GermanEdit

PronunciationEdit

  • IPA(key): /ˈlɛkŋ̩/, /ˈlɛkən/

Etymology 1Edit

From Old High German lecchōn, from Proto-Germanic *likkōną, Proto-Indo-European *leyǵʰ-. Cognate with Dutch likken, English lick, Latin lingo, Ancient Greek λείχω (leíkhō).

VerbEdit

lecken (third-person singular simple present leckt, past tense leckte, past participle geleckt, auxiliary haben)

  1. (transitive or intransitive, also with an + dative) to lick (strike with the tongue)
    Der Hund leckte sein Fell.The dog licked its fur.
    Der Hund leckte an seinem Fell.The dog licked its fur.
  2. (transitive or intransitive) to lick (perform cunnilingus)
    Mein Freund leckt total gerne.
    My boyfriend totally enjoys licking.
ConjugationEdit

Derived termsEdit

Etymology 2Edit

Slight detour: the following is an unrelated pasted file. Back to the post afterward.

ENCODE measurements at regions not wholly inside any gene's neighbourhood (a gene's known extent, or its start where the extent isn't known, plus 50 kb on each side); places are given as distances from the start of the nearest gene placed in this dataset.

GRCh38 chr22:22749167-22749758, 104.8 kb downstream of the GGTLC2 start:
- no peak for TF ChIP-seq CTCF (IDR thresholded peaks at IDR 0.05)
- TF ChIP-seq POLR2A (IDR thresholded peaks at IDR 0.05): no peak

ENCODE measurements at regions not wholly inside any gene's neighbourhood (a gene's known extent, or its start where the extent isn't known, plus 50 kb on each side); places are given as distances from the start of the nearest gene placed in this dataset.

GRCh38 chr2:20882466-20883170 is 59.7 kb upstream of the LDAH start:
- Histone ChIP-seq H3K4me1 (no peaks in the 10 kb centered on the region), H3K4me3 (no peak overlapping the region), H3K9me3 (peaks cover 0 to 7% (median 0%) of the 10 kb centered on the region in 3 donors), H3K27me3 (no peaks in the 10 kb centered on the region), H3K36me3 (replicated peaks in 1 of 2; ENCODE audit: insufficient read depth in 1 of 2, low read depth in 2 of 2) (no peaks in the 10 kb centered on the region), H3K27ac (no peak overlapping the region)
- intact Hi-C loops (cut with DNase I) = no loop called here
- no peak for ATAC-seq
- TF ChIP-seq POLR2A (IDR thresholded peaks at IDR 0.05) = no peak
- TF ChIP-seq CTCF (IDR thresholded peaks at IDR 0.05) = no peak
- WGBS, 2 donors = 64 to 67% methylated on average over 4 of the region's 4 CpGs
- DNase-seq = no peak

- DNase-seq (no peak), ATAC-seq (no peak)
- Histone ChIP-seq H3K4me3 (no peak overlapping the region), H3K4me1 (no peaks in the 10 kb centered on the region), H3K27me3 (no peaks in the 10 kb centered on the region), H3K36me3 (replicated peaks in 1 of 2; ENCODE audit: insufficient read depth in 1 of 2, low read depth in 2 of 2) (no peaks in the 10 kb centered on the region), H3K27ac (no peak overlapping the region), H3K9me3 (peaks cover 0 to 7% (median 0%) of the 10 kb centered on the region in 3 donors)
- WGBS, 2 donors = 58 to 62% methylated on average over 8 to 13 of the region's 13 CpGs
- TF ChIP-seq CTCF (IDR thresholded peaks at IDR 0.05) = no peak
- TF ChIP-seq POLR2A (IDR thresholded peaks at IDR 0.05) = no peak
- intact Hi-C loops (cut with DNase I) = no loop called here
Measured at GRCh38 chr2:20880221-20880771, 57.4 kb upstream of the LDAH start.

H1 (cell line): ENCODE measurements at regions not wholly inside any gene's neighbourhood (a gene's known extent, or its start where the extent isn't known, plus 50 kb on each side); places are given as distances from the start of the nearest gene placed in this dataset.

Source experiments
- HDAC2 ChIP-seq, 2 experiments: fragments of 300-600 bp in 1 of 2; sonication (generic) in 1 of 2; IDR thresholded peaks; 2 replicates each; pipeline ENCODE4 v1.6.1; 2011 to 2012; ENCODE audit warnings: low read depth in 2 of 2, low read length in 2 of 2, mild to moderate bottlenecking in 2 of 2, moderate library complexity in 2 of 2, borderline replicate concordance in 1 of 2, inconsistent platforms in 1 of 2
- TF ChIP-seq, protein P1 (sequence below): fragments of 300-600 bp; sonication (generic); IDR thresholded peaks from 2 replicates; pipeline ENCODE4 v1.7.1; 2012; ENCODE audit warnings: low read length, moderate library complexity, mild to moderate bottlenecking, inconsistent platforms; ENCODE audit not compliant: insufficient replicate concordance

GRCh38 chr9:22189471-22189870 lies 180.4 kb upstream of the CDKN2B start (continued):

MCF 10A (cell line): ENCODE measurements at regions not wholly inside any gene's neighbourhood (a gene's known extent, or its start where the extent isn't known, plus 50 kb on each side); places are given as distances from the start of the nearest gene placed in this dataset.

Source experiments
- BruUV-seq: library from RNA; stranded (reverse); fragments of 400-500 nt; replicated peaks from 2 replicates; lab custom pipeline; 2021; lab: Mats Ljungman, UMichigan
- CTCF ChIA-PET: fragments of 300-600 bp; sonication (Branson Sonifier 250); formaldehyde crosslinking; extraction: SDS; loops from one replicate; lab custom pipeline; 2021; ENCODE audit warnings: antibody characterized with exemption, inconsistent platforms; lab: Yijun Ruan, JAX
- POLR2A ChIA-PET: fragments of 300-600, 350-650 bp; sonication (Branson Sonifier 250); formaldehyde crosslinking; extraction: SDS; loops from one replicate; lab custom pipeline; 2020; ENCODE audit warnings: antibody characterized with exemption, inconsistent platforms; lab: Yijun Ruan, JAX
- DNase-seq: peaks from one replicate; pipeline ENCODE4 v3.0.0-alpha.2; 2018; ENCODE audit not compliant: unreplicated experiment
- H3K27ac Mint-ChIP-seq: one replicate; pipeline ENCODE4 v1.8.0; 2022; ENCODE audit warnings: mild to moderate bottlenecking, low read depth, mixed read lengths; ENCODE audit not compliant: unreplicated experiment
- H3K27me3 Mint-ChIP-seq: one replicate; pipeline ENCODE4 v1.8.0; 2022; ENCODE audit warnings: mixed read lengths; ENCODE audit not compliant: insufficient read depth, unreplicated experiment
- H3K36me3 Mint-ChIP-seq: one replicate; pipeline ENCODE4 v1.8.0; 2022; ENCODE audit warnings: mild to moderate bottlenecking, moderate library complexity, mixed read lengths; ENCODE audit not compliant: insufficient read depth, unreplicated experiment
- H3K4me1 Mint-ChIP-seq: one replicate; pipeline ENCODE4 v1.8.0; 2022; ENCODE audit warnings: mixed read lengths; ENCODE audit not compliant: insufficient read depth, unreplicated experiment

From Middle Low German lecken, from Old Saxon *lekkian, from Proto-Germanic *lakjaną, originally a causative of the verb Proto-Germanic *lekaną (to leak), related to English leak. The same in Dutch lekken (to leak).

VerbEdit

lecken (third-person singular simple present leckt, past tense leckte, past participle geleckt, auxiliary haben)

  1. to leak (a liquid, such as water)
  2. to seep
ConjugationEdit

Derived termsEdit


Middle DutchEdit

Etymology 1Edit

From Old Dutch leccon, from Proto-West Germanic *likkōn, from Proto-Germanic *likkōną.

VerbEdit

lecken

  1. to lick
InflectionEdit

This verb needs an inflection-table template.

Alternative formsEdit
DescendantsEdit
  • Dutch: likken
  • Limburgish: lekke

Etymology 2Edit

From Old Dutch *lekken, from Proto-Germanic *lakjaną.

VerbEdit

lecken

  1. Synonym of lēken
InflectionEdit

This verb needs an inflection-table template.

DescendantsEdit

Further readingEdit